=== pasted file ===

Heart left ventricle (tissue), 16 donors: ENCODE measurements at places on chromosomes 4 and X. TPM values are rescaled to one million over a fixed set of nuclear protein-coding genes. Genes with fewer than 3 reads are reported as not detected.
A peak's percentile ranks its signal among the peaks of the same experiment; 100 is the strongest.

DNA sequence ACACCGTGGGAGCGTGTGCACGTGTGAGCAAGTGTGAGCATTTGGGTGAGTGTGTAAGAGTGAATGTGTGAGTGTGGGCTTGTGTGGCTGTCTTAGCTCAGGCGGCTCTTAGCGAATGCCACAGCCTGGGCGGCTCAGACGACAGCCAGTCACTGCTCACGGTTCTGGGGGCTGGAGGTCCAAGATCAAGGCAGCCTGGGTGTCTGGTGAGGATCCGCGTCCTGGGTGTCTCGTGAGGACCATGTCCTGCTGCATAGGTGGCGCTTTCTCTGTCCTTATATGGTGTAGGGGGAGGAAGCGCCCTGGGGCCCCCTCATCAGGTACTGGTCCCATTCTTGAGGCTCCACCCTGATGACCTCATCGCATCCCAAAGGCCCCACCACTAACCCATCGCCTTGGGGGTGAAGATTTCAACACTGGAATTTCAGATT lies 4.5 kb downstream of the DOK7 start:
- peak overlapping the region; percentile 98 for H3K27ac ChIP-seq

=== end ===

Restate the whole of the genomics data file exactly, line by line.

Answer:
Heart left ventricle (tissue), 16 donors: ENCODE measurements at places on chromosomes 4 and X. TPM values are rescaled to one million over a fixed set of nuclear protein-coding genes. Genes with fewer than 3 reads are reported as not detected.
A peak's percentile ranks its signal among the peaks of the same experiment; 100 is the strongest.

DNA sequence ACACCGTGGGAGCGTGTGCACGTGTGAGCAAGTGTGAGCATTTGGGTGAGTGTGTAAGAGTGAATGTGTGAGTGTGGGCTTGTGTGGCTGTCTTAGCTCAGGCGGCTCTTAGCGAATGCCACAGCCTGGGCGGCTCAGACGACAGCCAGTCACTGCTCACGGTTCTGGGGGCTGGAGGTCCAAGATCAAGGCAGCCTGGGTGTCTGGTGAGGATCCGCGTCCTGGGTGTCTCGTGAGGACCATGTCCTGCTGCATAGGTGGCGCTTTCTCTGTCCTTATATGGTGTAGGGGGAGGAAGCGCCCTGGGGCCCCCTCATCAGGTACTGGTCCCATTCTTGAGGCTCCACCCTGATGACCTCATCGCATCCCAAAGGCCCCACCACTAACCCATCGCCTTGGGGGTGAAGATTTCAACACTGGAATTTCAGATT lies 4.5 kb downstream of the DOK7 start:
- peak overlapping the region; percentile 98 for H3K27ac ChIP-seq